ICE Is Converting California Prisons To Detention Centers During Coronavirus Lockdown

Photo: Ted S Warren/AP/Shutterstock.
On Thursday, city council members in the small California farm town of McFarland voted in favor of converting two privately run state prison facilities into immigration detention centers. The proposal was brought forward by the GEO Group, a publicly traded private prison company that operates prisons and immigrant detention centers. McFarland is home to 15,000 people, and about half of its residents are undocumented, many of whom are farmworkers.
GEO Group — whose previous contract with the city was terminated in the fall after Gov. Gavin Newsom announced steps to end the use of private, for-profit prisons in California — wants to repurpose the 700-bed prisons it currently operates into detention centers for up to 1,400 immigrant detainees. The law would have cost the city $1.5 million a year in taxes and other fees to be paid by GEO Group unless it could convert the prisons into immigration detention facilities, according to The New York Times.
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The three-hour virtual city council meeting held Thursday night ended with a 4-0 vote in favor of the GEO Group plan, with one council member recusing himself over a conflict of interest. The meeting was held despite calls from immigration advocates who urged the city to push back the vote on the proposal in the midst of a global public health crisis so that residents could participate and voice their concerns. However, according to Alex Gonzalez, a local organizer with Faith In The Valley, the call was capped at 100 people and many were unable to voice their concerns.
In February, hundreds of residents gathered outside the McFarland City Council, chanting, "No ICE! No GEO! We’re farmworkers, not delinquents," The New York Times reported at the time. Residents spoke out against the plans at the City Council commission meeting that night, telling city leaders to find another way to deal with its economic setbacks, but that an immigrant detention center is not the answer — especially right now.
"People have lost their jobs, people are worried about putting food on their tables, and worried about healthcare," Gonzalez said. "And now you have this added anxiety of these detention centers possibly coming into McFarland."
The city’s vote on Thursday night to expand its immigration detention capacity comes at a time when the country has seen an increase in urgent community organizing around decarceration. Prisons are seeing some of the highest rates of COVID-19 cases outside of hospitals, with people in close proximity to one another and with little access to protective equipment, like masks, as well as inadequate access to healthcare.
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At Chicago’s Cook County Jail, at least 276 incarcerated people and 172 workers tested positive for coronavirus earlier this month. In Indiana, 92% of inmates that were tested at Westville Correctional Facility saw positive results. California prisons are no different — they saw a spike in coronavirus cases around the same time, with the number of infections up by more than 700 percent in just one week. 
In immigrant detention facilities across the county, the case is also dire. Immigration and Customs Enforcement (ICE) have confirmed 72 coronavirus cases. An outbreak at an ICE detention center could easily overwhelm the system, as they are often located in rural areas with limited access to healthcare facilities, The Intercept reports.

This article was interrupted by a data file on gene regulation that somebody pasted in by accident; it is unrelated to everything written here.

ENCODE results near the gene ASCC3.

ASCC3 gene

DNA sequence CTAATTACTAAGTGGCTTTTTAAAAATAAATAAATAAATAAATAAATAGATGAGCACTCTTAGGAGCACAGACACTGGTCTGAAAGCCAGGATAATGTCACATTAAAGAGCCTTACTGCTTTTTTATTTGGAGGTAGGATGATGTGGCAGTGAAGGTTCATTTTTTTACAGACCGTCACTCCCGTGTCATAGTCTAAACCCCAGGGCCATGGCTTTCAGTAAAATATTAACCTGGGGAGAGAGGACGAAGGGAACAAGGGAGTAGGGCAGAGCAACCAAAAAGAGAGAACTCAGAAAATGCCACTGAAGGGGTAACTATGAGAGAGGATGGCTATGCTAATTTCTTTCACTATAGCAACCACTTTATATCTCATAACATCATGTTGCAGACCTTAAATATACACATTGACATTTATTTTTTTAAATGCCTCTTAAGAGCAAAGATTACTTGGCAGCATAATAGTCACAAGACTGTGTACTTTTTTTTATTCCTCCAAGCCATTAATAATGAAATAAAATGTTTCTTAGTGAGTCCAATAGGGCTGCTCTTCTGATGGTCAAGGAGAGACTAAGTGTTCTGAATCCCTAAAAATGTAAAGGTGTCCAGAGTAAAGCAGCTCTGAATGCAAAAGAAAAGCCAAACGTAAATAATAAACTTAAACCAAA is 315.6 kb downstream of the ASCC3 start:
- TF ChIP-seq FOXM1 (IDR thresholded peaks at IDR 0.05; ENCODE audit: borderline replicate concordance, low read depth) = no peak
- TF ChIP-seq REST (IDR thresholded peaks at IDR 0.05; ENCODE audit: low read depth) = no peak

And, some of this effort is already documented. A 2016 Nation investigation determined, for example, that several immigration detention facilities run by GEO provided inadequate healthcare to people detained there — and that was before the pandemic. Now, detained persons say they are being denied access to masks, even as the White House has put out guidelines requiring them.  
“I do not want to die somewhere like this, in an ICE detention center,” 56-year-old Salomón Medina-Calderón told The Marshall Project. Medina-Calderón is nearly blind and has diabetes. “My wish is, for (my) last moments—days or years, I don't know, it depends—to be with my family to have an end close to my family,” he said. 
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Immigration rights advocates have been taking action to release as many people as possible. Anti-ICE protestors and communities calling for people to be released from prisons have held in-car protests in cities across the country, including in San Francisco, Philadelphia, Chicago, and New Orleans. On the legal front, lawyers in California filed a lawsuit in April in federal court seeking the release of 13 immigrant detainees with chronic medical conditions. 
Earlier this month, ICE said it had released nearly 700 people from detention facilities after evaluating their "immigration history, criminal record, potential threat to public safety, flight risk, and national security concerns." As recently as this Thursday, the Adelanto ICE Processing Facility north of Los Angeles was ordered to reduce the number of people held at the detention center, following a lawsuit filed by the American Civil Liberties Union Foundation of Southern California and the law firm Latham & Watkins.
As for McFarland, the community will continue its fight against the GEO Group. "My heart breaks at the thought of what may become of my home. A hard-working community living in fear. I think of my friends and neighbors, who are undocumented, but are now deemed 'essential workers' risking their lives to feed a country that wants to put them in cages," Esmeralda Gonzalez, a longtime member of the McFarland Community told Refinery29. "Let’s not give up, I know God is walking with us."

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